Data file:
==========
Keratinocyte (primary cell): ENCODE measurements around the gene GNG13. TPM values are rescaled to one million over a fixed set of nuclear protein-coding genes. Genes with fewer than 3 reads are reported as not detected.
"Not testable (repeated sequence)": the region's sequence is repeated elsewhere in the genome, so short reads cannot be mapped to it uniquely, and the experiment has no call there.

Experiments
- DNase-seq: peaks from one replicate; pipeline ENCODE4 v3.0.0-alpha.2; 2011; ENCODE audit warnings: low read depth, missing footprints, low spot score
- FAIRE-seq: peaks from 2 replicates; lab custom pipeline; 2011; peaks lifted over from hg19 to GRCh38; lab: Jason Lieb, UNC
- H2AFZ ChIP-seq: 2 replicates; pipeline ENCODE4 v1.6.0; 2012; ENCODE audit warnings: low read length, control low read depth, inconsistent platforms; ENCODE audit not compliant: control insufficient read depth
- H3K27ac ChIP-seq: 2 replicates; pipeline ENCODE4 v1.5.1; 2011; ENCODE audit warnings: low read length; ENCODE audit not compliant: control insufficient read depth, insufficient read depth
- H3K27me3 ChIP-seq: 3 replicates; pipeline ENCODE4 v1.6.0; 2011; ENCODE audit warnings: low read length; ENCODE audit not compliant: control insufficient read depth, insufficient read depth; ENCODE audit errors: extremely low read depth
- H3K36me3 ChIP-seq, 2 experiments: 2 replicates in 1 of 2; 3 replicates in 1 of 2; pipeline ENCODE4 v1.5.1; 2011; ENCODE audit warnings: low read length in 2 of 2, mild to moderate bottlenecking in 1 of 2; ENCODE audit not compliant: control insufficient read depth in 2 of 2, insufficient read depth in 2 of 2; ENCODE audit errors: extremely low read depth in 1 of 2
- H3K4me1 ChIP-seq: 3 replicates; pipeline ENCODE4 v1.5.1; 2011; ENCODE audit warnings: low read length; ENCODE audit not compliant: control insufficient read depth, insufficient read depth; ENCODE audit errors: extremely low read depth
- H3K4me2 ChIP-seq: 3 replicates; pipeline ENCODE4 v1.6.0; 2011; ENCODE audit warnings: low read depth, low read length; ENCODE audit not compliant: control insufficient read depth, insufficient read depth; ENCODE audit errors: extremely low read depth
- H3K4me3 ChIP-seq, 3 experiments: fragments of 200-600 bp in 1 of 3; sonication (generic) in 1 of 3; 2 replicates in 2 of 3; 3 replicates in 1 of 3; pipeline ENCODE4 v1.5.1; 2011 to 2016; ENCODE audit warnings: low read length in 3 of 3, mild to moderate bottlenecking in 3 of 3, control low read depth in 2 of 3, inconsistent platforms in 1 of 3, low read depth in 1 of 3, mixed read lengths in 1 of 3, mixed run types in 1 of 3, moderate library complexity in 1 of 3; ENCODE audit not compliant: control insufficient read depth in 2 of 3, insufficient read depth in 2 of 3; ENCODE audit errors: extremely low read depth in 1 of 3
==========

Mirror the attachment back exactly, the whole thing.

Keratinocyte (primary cell): ENCODE measurements around the gene GNG13. TPM values are rescaled to one million over a fixed set of nuclear protein-coding genes. Genes with fewer than 3 reads are reported as not detected.
"Not testable (repeated sequence)": the region's sequence is repeated elsewhere in the genome, so short reads cannot be mapped to it uniquely, and the experiment has no call there.

Experiments
- DNase-seq: peaks from one replicate; pipeline ENCODE4 v3.0.0-alpha.2; 2011; ENCODE audit warnings: low read depth, missing footprints, low spot score
- FAIRE-seq: peaks from 2 replicates; lab custom pipeline; 2011; peaks lifted over from hg19 to GRCh38; lab: Jason Lieb, UNC
- H2AFZ ChIP-seq: 2 replicates; pipeline ENCODE4 v1.6.0; 2012; ENCODE audit warnings: low read length, control low read depth, inconsistent platforms; ENCODE audit not compliant: control insufficient read depth
- H3K27ac ChIP-seq: 2 replicates; pipeline ENCODE4 v1.5.1; 2011; ENCODE audit warnings: low read length; ENCODE audit not compliant: control insufficient read depth, insufficient read depth
- H3K27me3 ChIP-seq: 3 replicates; pipeline ENCODE4 v1.6.0; 2011; ENCODE audit warnings: low read length; ENCODE audit not compliant: control insufficient read depth, insufficient read depth; ENCODE audit errors: extremely low read depth
- H3K36me3 ChIP-seq, 2 experiments: 2 replicates in 1 of 2; 3 replicates in 1 of 2; pipeline ENCODE4 v1.5.1; 2011; ENCODE audit warnings: low read length in 2 of 2, mild to moderate bottlenecking in 1 of 2; ENCODE audit not compliant: control insufficient read depth in 2 of 2, insufficient read depth in 2 of 2; ENCODE audit errors: extremely low read depth in 1 of 2
- H3K4me1 ChIP-seq: 3 replicates; pipeline ENCODE4 v1.5.1; 2011; ENCODE audit warnings: low read length; ENCODE audit not compliant: control insufficient read depth, insufficient read depth; ENCODE audit errors: extremely low read depth
- H3K4me2 ChIP-seq: 3 replicates; pipeline ENCODE4 v1.6.0; 2011; ENCODE audit warnings: low read depth, low read length; ENCODE audit not compliant: control insufficient read depth, insufficient read depth; ENCODE audit errors: extremely low read depth
- H3K4me3 ChIP-seq, 3 experiments: fragments of 200-600 bp in 1 of 3; sonication (generic) in 1 of 3; 2 replicates in 2 of 3; 3 replicates in 1 of 3; pipeline ENCODE4 v1.5.1; 2011 to 2016; ENCODE audit warnings: low read length in 3 of 3, mild to moderate bottlenecking in 3 of 3, control low read depth in 2 of 3, inconsistent platforms in 1 of 3, low read depth in 1 of 3, mixed read lengths in 1 of 3, mixed run types in 1 of 3, moderate library complexity in 1 of 3; ENCODE audit not compliant: control insufficient read depth in 2 of 3, insufficient read depth in 2 of 3; ENCODE audit errors: extremely low read depth in 1 of 3